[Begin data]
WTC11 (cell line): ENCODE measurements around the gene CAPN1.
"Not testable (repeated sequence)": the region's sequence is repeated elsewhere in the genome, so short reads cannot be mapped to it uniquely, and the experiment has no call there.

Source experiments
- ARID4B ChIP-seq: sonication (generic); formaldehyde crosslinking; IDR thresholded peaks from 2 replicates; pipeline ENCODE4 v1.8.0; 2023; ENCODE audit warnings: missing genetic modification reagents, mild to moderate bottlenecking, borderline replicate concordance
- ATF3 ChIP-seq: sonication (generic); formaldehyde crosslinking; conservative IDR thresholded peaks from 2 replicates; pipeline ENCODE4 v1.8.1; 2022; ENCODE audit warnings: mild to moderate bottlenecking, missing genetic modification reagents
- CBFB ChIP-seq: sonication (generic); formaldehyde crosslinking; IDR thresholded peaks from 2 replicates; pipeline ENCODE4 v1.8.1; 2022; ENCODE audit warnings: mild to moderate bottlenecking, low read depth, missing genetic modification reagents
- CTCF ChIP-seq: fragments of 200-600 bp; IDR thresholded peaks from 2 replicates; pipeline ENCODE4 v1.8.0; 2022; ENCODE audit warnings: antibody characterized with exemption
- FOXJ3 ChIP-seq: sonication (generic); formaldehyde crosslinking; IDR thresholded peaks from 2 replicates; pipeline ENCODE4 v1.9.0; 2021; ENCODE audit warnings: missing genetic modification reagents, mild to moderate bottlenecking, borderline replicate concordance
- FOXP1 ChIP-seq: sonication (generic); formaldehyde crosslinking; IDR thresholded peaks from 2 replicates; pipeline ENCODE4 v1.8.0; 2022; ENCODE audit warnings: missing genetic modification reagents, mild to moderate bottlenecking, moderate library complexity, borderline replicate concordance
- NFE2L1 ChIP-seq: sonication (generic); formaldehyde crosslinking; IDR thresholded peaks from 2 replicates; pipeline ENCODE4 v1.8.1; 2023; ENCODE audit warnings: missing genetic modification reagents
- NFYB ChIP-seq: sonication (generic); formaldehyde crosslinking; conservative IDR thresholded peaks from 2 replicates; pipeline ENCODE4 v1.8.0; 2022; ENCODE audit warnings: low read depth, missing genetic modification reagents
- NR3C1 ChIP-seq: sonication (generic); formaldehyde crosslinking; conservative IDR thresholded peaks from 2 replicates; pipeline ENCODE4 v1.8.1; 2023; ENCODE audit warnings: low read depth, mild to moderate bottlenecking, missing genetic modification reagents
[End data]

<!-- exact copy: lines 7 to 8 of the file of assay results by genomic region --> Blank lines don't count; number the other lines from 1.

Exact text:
- CTCF ChIP-seq: fragments of 200-600 bp; IDR thresholded peaks from 2 replicates; pipeline ENCODE4 v1.8.0; 2022; ENCODE audit warnings: antibody characterized with exemption
- FOXJ3 ChIP-seq: sonication (generic); formaldehyde crosslinking; IDR thresholded peaks from 2 replicates; pipeline ENCODE4 v1.9.0; 2021; ENCODE audit warnings: missing genetic modification reagents, mild to moderate bottlenecking, borderline replicate concordance